Amperex, Mullard, Philips, and Valvo Tube Codes
Most Amperex, Mullard, Philips and Valvo tubes are marked with a group of symbols which contain coded information relating to the type, place of manufacture or country of origin, and the date of manufacture. Apart from the interest of knowing when and where a tube was made, the code group can still provide useful type identification when the commercial markings have become illegible.
There were two types of code formats that used the same tube type codes, which were in use from 1948 until these companies stopped the manufacture of standard receiving tubes. The code format changed about 1955 or 1956. There are some deviations to this rule, and in certain manufacturing plants not all of the code protocol was followed exactly, with every batch of tubes. Prior to 1955, Mullard used a purely numerical code for encoding the tube type, but then adopted the code change as listed here after that. Therefore, for tubes made after 1955 by all three of these large European manufacturers, the code is fairly uniform and straightforward to decipher using these code lists. Of course, as mentioned above, there are deviations in the code that vary from factory to factory and from year to year. This list is presented as found on original Philips documentation. Brent Jessee Recording makes no claims as to accuracy, and presents this information for your use "as is" and "as found".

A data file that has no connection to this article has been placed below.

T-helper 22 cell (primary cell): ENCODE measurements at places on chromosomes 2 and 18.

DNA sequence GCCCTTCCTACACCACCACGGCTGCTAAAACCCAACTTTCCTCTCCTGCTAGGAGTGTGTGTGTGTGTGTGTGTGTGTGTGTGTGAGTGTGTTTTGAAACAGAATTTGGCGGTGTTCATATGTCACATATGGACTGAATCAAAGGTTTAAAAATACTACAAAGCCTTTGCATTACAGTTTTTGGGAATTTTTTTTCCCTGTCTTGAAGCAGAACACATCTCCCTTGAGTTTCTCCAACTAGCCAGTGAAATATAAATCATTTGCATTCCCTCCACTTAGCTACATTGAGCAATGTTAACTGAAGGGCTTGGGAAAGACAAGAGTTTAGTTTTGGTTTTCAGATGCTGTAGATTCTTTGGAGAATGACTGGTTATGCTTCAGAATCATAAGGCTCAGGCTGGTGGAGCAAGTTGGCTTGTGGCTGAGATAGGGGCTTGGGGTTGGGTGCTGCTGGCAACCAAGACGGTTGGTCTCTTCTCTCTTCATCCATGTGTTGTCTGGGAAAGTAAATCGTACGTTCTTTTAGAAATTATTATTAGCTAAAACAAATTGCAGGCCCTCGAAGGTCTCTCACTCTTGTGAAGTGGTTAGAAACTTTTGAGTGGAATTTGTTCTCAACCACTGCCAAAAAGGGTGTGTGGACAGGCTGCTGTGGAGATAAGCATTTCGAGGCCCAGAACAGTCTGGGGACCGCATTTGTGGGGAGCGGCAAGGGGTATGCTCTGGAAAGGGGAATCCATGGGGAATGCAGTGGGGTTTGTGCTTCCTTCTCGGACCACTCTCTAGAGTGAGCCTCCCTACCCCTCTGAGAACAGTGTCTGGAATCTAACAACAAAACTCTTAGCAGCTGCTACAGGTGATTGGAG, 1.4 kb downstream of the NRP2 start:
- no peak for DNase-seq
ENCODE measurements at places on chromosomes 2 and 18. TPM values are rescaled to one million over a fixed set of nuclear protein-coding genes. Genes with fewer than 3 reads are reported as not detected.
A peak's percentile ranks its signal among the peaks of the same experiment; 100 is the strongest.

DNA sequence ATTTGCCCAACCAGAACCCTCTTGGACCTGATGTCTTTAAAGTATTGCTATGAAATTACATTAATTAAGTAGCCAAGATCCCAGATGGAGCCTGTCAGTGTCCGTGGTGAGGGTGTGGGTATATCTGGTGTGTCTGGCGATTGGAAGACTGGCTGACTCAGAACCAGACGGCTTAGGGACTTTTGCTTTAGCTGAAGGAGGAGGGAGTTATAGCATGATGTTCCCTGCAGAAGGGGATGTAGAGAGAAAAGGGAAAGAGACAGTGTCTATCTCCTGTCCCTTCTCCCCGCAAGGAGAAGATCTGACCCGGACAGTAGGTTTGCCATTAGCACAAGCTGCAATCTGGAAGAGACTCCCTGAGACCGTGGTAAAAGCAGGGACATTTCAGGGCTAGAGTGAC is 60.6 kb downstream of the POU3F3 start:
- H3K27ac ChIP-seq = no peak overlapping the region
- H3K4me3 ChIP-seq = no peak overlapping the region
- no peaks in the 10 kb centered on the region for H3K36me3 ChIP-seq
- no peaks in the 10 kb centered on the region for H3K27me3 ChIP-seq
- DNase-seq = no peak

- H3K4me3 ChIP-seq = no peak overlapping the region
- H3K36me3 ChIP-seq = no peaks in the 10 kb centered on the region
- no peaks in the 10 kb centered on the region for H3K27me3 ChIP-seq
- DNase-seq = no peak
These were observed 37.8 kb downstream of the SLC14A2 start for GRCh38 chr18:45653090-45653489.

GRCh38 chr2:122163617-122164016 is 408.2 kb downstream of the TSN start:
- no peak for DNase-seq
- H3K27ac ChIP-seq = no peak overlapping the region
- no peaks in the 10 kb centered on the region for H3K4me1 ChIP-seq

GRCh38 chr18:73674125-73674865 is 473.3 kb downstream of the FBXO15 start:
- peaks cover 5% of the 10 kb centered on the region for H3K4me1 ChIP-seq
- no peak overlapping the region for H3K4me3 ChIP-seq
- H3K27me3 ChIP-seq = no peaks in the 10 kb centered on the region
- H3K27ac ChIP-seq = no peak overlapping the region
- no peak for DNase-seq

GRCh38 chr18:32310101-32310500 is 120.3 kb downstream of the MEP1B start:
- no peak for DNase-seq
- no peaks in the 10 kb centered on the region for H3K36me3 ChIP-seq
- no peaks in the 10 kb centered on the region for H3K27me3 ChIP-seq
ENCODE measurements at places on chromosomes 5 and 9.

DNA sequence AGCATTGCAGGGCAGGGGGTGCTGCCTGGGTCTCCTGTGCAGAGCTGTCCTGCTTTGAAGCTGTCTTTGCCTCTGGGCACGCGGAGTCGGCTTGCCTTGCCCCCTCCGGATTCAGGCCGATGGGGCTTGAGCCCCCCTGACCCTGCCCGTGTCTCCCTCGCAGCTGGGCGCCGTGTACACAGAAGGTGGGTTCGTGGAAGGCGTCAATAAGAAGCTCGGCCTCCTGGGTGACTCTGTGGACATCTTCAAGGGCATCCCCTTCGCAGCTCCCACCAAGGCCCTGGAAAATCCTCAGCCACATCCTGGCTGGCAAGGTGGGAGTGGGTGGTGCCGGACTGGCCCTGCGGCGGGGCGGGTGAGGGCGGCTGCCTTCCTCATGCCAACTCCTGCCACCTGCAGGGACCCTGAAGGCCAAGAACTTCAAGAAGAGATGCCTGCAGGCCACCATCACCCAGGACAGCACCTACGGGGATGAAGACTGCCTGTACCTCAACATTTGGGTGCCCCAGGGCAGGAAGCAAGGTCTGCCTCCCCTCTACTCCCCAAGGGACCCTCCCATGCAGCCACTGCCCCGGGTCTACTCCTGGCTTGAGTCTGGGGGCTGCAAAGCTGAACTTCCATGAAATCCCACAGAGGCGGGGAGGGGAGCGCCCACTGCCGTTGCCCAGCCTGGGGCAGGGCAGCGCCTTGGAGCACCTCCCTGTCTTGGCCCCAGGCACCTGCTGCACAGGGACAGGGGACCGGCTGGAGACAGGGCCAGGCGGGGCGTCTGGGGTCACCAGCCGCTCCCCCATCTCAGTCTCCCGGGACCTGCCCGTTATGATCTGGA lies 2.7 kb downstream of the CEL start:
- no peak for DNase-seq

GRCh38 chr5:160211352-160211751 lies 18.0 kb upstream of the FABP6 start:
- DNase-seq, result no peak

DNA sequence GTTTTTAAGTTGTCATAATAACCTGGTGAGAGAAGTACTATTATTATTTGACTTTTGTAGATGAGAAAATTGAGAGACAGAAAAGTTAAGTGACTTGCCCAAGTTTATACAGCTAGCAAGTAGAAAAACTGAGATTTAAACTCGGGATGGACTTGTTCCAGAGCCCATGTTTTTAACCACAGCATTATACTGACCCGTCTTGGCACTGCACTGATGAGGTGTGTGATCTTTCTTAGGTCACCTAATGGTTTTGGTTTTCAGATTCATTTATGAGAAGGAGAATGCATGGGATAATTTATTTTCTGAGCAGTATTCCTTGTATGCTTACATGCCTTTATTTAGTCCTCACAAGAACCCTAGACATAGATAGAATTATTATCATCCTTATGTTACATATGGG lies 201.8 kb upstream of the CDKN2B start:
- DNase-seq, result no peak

THE ELEMENTS OF THE TUBE CODE:
The digits are often found near the bottom of the glass on the side of the tube. They consist of two or three lines of numbers, letters, and sometimes symbols. They will nearly all use the following convention, from left to right, top to bottom of the code group:
This may be one, two, or three alphanumerics or symbols. For example, the code GA means the tube is a type ECC88, which is also a 6DJ8. These codes will be listed later in this webpage. Pretty straightforward, huh? Take notes, it gets stranger from this point on......